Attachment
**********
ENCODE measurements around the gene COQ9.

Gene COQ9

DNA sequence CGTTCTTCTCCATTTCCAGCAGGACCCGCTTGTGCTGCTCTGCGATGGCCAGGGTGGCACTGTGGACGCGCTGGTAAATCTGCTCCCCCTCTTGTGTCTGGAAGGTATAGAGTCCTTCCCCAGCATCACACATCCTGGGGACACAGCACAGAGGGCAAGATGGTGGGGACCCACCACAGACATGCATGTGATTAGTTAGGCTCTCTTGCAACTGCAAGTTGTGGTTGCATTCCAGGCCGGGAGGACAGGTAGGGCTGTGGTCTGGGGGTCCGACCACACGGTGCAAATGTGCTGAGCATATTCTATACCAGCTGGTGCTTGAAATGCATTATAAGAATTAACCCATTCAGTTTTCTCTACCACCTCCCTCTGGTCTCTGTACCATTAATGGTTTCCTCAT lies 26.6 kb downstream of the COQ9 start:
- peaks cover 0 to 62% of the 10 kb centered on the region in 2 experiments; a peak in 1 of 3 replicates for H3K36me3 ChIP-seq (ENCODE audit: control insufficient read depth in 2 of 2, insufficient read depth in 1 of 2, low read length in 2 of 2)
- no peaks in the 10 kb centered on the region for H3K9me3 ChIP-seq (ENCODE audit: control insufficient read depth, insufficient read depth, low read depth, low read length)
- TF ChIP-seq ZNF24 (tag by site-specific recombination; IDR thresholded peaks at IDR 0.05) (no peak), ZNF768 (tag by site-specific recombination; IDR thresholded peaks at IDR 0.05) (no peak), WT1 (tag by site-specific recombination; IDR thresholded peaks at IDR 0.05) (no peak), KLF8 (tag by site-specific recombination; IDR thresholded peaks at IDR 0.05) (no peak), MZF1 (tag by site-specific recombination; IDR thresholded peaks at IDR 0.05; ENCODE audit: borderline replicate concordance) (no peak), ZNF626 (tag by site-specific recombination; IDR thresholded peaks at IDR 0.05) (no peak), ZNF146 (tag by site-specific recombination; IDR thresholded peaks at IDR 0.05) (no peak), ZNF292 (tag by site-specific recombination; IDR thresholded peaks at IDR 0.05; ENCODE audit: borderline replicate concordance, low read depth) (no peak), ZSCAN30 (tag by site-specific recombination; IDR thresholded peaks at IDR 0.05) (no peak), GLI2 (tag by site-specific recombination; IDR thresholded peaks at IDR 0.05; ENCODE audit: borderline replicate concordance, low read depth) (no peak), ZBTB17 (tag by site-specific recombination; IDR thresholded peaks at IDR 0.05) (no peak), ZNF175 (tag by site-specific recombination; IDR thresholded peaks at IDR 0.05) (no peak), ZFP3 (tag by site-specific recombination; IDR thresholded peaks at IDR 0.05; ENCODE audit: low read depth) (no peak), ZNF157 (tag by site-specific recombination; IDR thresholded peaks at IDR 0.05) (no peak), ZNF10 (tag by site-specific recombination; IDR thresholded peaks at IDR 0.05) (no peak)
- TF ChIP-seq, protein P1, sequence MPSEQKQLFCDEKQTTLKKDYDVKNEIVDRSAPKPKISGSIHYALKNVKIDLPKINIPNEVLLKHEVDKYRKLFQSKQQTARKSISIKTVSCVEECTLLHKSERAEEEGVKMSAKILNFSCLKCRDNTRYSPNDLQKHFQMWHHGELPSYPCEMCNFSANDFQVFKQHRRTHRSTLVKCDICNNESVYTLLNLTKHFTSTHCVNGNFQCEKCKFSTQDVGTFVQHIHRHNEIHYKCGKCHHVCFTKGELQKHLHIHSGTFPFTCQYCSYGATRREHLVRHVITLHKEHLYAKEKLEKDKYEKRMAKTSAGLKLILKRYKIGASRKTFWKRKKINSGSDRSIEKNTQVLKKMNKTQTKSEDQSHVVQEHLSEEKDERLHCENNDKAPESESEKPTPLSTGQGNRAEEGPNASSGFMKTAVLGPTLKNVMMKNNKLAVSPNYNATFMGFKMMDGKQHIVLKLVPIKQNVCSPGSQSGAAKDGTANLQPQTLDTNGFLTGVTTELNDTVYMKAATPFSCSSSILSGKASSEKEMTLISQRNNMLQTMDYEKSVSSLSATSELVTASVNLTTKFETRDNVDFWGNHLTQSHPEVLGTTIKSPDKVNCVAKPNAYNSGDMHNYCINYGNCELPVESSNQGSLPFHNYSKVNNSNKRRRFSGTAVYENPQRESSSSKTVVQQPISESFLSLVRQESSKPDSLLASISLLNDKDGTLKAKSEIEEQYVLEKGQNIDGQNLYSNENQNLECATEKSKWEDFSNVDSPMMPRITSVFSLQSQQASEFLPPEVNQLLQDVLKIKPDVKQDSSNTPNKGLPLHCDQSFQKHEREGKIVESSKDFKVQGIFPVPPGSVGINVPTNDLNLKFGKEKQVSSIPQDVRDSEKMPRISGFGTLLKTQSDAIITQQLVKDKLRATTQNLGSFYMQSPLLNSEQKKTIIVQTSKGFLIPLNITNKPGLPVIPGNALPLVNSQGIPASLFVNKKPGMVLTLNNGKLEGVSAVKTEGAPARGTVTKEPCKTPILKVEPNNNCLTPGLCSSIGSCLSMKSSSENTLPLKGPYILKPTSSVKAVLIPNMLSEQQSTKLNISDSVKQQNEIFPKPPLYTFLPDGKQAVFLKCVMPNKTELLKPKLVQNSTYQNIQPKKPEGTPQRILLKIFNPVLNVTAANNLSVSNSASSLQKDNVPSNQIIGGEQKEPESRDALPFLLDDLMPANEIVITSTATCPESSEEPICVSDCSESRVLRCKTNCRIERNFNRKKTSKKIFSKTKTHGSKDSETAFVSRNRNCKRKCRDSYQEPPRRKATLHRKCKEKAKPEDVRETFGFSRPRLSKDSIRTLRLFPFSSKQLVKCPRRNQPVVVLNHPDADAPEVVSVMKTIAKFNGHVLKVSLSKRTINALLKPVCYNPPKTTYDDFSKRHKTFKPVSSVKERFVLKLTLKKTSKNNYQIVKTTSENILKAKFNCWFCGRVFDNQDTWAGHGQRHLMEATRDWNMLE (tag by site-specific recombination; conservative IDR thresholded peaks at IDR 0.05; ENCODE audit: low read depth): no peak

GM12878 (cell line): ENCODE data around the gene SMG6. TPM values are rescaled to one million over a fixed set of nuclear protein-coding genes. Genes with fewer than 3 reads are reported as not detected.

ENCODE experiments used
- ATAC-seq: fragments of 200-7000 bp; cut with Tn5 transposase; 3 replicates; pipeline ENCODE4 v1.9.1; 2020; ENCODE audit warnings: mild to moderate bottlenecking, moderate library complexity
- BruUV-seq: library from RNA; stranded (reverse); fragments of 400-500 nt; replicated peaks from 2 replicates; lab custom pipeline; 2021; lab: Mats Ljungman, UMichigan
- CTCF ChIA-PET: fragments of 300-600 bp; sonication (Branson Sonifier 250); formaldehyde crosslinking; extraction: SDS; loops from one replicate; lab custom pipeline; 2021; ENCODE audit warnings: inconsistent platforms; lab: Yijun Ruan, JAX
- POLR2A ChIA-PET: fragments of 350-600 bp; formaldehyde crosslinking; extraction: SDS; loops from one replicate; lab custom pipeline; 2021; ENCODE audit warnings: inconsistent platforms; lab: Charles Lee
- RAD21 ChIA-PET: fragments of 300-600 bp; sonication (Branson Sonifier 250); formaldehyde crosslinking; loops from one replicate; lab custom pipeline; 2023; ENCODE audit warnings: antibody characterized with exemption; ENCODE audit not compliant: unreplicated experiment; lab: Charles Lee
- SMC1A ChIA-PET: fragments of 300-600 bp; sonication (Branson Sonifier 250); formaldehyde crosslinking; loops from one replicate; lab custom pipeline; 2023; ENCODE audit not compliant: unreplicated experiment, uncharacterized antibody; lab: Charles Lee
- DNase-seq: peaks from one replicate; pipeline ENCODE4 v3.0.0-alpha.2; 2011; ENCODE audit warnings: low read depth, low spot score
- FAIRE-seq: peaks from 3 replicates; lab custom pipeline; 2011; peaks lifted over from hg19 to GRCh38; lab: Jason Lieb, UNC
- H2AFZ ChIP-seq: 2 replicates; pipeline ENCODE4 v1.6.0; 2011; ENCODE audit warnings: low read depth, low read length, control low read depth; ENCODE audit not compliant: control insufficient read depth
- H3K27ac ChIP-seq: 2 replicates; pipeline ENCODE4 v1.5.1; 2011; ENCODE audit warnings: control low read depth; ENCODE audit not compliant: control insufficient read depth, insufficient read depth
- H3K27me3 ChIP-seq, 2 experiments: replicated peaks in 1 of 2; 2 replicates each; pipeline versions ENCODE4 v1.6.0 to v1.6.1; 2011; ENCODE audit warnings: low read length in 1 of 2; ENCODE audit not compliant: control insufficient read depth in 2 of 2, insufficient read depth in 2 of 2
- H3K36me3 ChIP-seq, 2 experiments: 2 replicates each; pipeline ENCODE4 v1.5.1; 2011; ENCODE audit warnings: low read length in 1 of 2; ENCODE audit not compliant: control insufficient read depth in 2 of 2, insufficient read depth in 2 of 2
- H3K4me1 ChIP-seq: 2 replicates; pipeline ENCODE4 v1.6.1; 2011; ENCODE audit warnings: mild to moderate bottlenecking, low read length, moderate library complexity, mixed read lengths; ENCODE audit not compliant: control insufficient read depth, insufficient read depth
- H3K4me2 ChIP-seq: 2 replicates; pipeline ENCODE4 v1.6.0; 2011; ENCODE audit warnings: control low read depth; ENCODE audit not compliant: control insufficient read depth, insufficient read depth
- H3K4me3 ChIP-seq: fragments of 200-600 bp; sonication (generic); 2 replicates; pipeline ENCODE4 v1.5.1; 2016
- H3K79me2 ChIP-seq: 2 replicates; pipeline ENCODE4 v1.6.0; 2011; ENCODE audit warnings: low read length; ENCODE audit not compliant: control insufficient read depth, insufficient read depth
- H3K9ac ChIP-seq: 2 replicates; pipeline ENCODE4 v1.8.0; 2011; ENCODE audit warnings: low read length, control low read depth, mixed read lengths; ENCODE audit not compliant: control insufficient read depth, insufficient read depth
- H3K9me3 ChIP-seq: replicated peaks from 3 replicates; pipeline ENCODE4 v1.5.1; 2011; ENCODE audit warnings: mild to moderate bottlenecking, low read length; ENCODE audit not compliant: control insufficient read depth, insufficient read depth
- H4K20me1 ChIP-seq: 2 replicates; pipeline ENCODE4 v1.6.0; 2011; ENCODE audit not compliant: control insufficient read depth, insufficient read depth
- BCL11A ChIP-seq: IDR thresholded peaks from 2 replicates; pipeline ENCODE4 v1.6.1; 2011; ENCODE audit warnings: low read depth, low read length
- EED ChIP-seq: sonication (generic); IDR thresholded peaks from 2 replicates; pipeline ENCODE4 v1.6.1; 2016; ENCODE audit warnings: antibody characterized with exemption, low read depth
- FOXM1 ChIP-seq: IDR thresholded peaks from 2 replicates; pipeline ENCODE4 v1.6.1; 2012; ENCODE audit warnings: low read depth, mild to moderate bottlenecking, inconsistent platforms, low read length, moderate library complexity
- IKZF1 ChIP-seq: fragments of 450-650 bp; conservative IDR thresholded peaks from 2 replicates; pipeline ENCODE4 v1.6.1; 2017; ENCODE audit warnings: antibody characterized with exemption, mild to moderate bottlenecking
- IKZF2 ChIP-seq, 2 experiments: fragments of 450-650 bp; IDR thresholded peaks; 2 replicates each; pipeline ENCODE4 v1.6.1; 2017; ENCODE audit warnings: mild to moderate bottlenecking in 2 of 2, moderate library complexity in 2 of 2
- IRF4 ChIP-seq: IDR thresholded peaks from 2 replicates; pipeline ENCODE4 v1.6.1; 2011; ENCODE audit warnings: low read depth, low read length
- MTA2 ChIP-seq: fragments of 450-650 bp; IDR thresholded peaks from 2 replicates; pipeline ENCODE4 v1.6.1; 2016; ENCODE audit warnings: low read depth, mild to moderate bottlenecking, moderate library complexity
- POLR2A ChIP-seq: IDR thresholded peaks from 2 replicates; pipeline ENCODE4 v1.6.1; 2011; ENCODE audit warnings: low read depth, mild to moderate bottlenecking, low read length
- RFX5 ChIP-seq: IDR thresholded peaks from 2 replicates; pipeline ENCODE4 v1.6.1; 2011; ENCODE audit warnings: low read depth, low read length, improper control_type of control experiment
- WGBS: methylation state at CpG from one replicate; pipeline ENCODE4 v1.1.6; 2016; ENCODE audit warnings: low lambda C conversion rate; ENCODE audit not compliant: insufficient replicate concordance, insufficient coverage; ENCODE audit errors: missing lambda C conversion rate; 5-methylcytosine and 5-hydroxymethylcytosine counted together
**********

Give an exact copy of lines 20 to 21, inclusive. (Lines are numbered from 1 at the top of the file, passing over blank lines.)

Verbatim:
- H3K27me3 ChIP-seq, 2 experiments: replicated peaks in 1 of 2; 2 replicates each; pipeline versions ENCODE4 v1.6.0 to v1.6.1; 2011; ENCODE audit warnings: low read length in 1 of 2; ENCODE audit not compliant: control insufficient read depth in 2 of 2, insufficient read depth in 2 of 2
- H3K36me3 ChIP-seq, 2 experiments: 2 replicates each; pipeline ENCODE4 v1.5.1; 2011; ENCODE audit warnings: low read length in 1 of 2; ENCODE audit not compliant: control insufficient read depth in 2 of 2, insufficient read depth in 2 of 2